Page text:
July 2, 2009|
From: Laura Harris, Director of Media Relations
Educators attend ULM’s Advanced Placement Summer Institute
Nearly 70 educators across the region attended the College Board’s Advanced Placement Summer Institute last week, hosted by the University of Louisiana at Monroe.
Through the institute, eight consultants from across the nation shared insights with Arkansas, Louisiana and Mississippi K-12 teachers who are now trained to deliver AP and pre-AP courses to their students. It was the only such institute in the state occurring this year.
“We were proud to host the ninth annual ULM College Board-endorsed Advanced Placement Summer Institute here on our campus,” said College of Education Dean Sandi Lemoine.
“During the Institute teachers exchanged ideas and information about AP courses and exams while they received training and support from the College Board AP consultants they needed to effectively teach AP and Pre-AP courses,” she said.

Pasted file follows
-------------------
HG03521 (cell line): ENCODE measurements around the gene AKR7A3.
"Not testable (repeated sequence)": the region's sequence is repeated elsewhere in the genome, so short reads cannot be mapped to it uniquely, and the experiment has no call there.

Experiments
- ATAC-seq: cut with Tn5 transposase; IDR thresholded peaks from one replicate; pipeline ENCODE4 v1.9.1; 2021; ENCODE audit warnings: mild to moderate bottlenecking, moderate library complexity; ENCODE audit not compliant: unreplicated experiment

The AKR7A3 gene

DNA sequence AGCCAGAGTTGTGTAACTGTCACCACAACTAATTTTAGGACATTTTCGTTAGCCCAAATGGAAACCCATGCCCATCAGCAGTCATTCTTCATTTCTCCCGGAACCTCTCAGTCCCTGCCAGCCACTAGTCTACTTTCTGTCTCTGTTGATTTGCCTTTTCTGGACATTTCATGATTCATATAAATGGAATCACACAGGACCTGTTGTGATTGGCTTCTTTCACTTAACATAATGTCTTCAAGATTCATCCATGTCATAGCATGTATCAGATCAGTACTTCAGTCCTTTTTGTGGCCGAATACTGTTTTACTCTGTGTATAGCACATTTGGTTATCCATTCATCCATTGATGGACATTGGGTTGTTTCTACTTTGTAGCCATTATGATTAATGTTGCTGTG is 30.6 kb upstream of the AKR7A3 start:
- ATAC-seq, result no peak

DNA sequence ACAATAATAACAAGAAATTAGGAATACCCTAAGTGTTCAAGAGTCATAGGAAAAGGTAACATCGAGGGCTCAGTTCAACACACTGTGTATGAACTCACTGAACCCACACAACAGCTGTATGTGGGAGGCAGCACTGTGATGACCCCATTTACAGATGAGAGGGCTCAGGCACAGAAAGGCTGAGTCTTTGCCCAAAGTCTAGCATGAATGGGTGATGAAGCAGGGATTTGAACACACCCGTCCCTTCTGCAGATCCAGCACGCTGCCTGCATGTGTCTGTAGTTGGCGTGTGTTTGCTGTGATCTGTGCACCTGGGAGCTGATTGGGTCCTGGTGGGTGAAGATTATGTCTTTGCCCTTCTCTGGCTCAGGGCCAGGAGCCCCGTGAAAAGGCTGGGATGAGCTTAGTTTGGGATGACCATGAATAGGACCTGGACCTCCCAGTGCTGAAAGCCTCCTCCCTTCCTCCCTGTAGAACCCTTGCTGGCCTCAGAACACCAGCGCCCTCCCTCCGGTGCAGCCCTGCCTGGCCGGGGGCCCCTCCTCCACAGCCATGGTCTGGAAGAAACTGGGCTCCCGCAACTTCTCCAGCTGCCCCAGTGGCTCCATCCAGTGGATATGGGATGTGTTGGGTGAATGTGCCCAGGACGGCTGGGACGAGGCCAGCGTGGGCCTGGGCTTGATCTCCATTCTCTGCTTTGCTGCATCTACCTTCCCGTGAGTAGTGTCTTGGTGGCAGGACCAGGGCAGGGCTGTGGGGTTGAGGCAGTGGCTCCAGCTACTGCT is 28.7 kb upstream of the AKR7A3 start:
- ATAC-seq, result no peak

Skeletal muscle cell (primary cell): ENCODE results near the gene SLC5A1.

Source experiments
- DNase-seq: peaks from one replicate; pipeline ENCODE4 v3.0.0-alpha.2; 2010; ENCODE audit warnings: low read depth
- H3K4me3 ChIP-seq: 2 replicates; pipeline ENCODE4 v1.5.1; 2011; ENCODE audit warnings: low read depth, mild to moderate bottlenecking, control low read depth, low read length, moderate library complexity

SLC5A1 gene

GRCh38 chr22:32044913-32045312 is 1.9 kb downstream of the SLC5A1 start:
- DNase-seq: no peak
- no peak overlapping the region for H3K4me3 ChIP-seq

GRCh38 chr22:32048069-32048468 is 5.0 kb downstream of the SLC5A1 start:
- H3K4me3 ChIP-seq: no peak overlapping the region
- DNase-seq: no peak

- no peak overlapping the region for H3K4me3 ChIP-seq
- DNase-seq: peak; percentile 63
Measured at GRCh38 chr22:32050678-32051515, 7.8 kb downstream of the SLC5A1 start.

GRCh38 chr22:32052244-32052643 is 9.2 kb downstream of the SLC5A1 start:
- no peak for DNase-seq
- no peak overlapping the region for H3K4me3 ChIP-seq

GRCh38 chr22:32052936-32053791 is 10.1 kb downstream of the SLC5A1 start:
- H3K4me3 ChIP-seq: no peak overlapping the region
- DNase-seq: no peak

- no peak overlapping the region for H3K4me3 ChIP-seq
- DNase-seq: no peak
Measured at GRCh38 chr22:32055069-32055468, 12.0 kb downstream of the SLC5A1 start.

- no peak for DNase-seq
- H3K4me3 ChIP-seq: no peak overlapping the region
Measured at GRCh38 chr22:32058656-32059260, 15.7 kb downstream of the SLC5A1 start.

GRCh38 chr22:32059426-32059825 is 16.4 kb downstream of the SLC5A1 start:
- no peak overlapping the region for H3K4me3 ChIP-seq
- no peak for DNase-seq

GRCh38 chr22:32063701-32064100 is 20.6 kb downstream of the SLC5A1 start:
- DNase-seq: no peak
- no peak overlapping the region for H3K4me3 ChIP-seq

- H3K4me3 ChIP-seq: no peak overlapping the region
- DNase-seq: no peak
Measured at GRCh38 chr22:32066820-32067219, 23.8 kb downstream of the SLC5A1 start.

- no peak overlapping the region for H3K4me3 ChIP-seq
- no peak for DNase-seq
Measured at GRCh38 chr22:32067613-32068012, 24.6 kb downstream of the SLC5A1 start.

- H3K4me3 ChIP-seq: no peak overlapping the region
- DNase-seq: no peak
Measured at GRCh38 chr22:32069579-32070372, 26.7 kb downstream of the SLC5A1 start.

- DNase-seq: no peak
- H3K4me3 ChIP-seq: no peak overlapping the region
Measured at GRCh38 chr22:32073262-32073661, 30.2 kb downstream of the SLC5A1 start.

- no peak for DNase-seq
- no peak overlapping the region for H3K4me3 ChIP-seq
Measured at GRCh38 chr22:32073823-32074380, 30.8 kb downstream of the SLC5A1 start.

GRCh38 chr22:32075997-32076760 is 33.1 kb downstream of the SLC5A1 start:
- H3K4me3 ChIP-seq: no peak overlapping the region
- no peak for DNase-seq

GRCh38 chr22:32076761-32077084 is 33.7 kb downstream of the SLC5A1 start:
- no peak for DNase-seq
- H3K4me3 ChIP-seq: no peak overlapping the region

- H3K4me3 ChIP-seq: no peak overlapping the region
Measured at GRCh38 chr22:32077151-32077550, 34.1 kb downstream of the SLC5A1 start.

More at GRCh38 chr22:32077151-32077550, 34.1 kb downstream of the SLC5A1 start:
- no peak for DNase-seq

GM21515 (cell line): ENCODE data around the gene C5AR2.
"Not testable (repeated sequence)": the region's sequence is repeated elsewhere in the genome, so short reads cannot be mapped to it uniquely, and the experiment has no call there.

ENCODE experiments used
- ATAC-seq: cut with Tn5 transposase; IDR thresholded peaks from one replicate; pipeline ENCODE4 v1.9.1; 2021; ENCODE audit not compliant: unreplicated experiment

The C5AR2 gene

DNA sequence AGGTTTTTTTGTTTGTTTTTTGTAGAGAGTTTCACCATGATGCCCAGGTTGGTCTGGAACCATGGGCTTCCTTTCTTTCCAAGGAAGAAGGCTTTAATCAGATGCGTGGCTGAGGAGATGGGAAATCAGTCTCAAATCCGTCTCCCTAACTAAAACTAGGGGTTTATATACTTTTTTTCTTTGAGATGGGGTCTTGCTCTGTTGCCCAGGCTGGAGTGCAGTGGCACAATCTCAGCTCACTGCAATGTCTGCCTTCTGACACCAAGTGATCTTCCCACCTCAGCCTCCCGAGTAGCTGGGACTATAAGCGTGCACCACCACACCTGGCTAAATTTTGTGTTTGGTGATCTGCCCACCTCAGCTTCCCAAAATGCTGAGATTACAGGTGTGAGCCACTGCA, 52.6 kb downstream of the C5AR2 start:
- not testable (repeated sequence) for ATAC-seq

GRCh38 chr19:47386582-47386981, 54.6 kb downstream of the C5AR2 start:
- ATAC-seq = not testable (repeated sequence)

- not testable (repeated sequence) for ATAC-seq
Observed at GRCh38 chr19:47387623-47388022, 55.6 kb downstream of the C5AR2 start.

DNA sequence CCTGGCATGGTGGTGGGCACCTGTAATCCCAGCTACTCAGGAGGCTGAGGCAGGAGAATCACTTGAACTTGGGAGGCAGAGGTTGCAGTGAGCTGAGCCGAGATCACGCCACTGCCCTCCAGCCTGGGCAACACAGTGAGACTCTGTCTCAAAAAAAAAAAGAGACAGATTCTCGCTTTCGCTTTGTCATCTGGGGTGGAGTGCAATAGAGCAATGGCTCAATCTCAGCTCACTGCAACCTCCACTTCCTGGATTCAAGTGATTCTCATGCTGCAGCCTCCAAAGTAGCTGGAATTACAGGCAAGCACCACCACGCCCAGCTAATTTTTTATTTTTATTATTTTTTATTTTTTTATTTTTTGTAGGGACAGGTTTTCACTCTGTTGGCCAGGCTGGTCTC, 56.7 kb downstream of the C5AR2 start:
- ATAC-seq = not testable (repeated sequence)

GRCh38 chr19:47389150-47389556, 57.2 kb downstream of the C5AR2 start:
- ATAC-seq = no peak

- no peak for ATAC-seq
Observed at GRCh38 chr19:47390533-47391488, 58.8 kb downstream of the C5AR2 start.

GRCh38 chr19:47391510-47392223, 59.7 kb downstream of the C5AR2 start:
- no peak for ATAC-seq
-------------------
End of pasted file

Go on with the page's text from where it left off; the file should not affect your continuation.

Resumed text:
Charles Turk, a former Jesuit high school teacher from Rochester, NY, was among the consultants on campus offering his experience with advanced placement courses.
The native Hungarian has 41 years of professional experience in the education field – and a love of the English language and expository writing – which he shared with educators at ULM last week.
“My motivation is to help teachers help their students,” he said. “Some students are so gifted you have to get out of their way … if we give them meaningful work, they will surprise you.”
Turk said the fast pace of technology and societal changes has generated more of a need than ever for people to be able to articulate their concerns and communicate effectively.
“In what I do, students learn to communicate through literature in a very structured format,” he said.
Turk has the distinction of being nominated for Who's Who Among American Teachers in 1996, 2000, 2002, 2004, and 2007; a rare honor.
Interestingly, Turk landed in America at the age of 21 and at first, faced difficulties in acquiring English so vital for thriving in college.
“I married myself to the idea that I would learn enough to teach,” he said, proudly. “And I did.”